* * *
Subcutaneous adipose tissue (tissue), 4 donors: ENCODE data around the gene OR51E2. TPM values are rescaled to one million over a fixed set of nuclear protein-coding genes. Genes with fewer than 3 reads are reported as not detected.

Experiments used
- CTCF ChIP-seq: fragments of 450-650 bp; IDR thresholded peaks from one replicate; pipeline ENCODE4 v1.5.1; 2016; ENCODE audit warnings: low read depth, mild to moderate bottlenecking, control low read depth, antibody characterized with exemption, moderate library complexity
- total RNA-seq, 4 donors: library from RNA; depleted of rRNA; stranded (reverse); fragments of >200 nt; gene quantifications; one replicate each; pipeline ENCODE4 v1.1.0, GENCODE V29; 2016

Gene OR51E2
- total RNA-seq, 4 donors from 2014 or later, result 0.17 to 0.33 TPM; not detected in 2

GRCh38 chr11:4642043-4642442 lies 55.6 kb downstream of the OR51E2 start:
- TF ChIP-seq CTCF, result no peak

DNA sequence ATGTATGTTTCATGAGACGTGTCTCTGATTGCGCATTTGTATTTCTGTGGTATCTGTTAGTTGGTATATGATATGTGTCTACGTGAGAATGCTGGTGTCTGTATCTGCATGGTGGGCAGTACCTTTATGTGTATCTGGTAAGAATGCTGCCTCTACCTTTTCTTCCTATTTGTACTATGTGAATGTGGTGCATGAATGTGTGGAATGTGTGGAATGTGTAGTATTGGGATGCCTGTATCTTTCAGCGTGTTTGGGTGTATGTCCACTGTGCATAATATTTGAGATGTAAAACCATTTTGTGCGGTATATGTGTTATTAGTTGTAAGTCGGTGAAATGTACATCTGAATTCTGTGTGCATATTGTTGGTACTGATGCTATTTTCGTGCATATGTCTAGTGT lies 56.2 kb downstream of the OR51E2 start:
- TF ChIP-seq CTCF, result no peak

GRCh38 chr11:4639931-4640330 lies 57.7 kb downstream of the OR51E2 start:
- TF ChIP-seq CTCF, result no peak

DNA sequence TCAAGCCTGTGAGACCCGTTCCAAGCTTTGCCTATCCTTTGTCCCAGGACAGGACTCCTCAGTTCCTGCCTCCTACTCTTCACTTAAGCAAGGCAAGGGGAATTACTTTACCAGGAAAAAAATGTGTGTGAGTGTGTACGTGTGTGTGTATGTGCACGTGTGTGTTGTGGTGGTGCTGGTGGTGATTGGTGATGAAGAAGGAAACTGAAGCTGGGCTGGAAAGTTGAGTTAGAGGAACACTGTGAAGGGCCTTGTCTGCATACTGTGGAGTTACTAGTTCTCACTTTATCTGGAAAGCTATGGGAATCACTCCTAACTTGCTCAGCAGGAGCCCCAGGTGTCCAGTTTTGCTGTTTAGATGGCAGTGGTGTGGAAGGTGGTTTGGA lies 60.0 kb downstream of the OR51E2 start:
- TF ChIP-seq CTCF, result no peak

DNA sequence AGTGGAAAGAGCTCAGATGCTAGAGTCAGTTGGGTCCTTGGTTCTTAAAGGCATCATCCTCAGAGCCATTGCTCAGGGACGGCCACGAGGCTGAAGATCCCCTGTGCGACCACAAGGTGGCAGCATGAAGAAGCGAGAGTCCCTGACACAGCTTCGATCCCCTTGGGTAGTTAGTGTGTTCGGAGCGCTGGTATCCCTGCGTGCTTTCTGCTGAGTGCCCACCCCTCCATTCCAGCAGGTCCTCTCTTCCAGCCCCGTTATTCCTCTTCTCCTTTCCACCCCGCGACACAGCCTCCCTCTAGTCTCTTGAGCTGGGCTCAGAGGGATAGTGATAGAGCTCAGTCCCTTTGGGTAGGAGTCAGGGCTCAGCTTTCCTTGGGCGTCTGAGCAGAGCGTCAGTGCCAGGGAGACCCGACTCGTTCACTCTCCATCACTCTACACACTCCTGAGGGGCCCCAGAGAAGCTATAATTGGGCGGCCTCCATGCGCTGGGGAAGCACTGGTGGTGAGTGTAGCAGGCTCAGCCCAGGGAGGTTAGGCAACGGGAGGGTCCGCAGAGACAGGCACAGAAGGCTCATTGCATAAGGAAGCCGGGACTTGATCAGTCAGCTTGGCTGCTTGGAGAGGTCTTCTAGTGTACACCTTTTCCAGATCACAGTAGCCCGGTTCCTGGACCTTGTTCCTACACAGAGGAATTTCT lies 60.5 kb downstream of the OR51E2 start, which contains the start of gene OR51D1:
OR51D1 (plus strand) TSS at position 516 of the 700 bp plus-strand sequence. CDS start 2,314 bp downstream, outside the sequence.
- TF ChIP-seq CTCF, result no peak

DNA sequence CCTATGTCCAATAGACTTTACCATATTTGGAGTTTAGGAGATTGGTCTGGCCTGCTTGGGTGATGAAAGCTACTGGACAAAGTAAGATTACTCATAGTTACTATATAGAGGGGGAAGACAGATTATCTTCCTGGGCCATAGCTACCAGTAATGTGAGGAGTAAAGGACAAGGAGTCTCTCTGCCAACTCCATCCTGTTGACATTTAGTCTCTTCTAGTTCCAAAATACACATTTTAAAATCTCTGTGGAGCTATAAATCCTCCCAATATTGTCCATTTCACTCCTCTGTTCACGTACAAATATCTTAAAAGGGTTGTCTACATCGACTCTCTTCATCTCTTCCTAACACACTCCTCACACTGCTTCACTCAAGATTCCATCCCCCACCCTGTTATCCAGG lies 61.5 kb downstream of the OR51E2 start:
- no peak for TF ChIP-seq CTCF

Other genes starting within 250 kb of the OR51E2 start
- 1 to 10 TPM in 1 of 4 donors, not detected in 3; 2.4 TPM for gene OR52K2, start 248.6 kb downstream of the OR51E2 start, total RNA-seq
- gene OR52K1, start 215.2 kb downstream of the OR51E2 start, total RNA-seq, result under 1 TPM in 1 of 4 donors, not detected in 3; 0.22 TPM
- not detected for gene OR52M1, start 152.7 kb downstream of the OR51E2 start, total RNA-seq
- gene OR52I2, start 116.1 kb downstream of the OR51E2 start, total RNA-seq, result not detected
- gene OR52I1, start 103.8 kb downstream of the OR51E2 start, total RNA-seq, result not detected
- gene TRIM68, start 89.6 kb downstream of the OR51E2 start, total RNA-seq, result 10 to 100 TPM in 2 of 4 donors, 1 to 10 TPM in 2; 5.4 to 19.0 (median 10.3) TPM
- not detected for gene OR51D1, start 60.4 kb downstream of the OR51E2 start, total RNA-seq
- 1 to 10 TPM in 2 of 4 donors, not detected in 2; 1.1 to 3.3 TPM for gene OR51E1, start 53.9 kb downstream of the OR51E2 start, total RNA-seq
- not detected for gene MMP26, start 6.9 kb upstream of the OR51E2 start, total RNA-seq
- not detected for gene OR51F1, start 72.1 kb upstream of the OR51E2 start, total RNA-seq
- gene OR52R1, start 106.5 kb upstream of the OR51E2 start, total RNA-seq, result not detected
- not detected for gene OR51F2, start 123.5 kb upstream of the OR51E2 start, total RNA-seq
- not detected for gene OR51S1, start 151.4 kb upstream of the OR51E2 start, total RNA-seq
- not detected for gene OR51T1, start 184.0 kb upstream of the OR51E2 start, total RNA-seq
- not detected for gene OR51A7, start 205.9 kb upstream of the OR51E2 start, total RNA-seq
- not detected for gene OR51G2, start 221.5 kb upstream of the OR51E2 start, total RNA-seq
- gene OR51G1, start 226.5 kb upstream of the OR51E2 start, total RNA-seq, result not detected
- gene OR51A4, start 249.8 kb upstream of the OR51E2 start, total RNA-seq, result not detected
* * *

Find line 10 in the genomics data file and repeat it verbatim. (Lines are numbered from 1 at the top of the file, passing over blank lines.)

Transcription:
- TF ChIP-seq CTCF, result no peak